On the subject of rotating teacher strikes in Ontario, Tom Walkom offers a little historical perspective:
When Bob Rae’s New Democratic Party government overrode collective agreements in 1993, many private sector unions — including the Steelworkers and my union, the Communications, Energy and Paperworkers — broke with their public sector counterparts to support the NDP regime.
The essence of their argument would be familiar today: private sector workers had already suffered from what was, at the time, the biggest recession since the 1930s; therefore, public sector workers had to sacrifice as well.
It was an argument that resonated with their rank and file. But it ignored the real story, which was that government was changing the rules of the entire collective bargaining game.
We know that, two summers ago, Jim Flaherty met with Canada's movers and shakers, and one of the items on their agenda was lowering the cost of Canadian labour. That wish became reality when Bill C-377 passed the House. Last week, Tim Hudak -- whose bulb has never burned very brightly -- announced that, when he becomes premier of Ontario, he will table Right to Work Legislation. And, yesterday, General Motors announced that it will move production of its Camero from Oshawa to Michigan -- even though Canadian and Ontario taxpayers helped keep the company alive during its darkest hours.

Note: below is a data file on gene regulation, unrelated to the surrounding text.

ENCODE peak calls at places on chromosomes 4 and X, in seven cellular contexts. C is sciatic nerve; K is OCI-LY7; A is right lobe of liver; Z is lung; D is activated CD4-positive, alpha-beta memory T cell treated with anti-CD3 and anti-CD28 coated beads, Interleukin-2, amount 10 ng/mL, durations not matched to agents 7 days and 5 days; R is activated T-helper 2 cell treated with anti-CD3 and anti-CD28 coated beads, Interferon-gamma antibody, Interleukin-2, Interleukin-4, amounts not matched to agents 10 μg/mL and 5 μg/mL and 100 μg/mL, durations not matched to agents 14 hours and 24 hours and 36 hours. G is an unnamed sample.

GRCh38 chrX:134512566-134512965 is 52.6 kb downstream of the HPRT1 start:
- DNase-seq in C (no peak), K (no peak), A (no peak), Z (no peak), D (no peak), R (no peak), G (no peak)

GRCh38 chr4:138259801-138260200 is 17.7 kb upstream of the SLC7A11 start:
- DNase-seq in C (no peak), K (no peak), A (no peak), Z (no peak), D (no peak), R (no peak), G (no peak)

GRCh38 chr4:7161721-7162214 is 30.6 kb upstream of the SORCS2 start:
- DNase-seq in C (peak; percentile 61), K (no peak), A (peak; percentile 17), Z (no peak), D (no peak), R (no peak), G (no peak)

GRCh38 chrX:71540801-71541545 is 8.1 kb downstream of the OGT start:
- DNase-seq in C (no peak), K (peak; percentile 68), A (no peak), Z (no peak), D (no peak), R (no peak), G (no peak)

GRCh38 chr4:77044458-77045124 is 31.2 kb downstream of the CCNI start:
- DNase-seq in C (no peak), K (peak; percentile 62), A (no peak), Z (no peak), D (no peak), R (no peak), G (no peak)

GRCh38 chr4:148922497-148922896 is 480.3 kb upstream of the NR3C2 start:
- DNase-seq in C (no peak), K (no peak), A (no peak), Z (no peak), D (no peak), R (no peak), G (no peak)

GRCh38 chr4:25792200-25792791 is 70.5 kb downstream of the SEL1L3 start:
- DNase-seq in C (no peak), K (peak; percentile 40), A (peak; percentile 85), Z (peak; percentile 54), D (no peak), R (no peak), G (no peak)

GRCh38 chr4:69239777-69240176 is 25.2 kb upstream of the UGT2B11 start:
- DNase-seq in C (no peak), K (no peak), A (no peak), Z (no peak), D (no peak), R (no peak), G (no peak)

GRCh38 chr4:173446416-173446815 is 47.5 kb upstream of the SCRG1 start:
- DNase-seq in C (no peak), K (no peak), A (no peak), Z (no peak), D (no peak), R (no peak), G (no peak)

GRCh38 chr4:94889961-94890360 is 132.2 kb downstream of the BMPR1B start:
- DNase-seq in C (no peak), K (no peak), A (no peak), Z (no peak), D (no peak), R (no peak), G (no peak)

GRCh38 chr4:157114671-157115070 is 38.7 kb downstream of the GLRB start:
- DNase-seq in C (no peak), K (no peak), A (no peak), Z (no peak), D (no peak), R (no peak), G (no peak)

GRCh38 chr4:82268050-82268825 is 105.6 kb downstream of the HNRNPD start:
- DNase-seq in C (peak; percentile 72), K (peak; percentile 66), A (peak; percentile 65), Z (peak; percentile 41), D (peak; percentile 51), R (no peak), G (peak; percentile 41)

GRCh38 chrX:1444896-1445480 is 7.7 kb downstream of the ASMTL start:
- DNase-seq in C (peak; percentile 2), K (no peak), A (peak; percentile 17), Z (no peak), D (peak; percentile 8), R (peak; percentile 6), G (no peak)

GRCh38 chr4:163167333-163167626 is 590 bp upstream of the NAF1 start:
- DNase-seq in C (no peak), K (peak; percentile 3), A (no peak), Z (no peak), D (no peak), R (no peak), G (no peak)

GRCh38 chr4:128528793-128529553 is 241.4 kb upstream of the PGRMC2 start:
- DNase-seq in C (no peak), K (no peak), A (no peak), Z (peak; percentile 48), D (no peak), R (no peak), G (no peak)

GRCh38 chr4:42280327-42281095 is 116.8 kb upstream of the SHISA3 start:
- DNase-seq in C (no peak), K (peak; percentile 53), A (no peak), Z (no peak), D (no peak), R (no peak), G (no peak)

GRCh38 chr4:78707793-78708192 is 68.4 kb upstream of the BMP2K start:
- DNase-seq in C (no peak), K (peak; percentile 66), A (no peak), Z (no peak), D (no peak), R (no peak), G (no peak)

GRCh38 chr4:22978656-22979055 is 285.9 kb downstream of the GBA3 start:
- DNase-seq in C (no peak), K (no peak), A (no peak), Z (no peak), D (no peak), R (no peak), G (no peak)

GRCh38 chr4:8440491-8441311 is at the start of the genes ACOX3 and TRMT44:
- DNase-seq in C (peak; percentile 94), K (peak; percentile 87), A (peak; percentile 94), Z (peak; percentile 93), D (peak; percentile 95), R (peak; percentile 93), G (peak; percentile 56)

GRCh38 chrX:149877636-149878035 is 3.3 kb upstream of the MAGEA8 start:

Walkom writes that the teachers strike is a moment of truth for Canadian labour:
So think of this latest foray against teachers as part of a package. In Ottawa, the federal government brings temporary workers into Canada to staff doughnut shops. They do so not because the ability to pour coffee is an unusual skill, but because doughnut-shop owners don’t want to pay the wages expected by Canadian workers.
In Ottawa and at Queen’s Park, governments respond to deficits by cutting away at social spending. The reason here is that programs like employment insurance keep workers from becoming so desperate that they will take any job at any wage.
Like Canada's native peoples, it's time for labour to be Idle No More.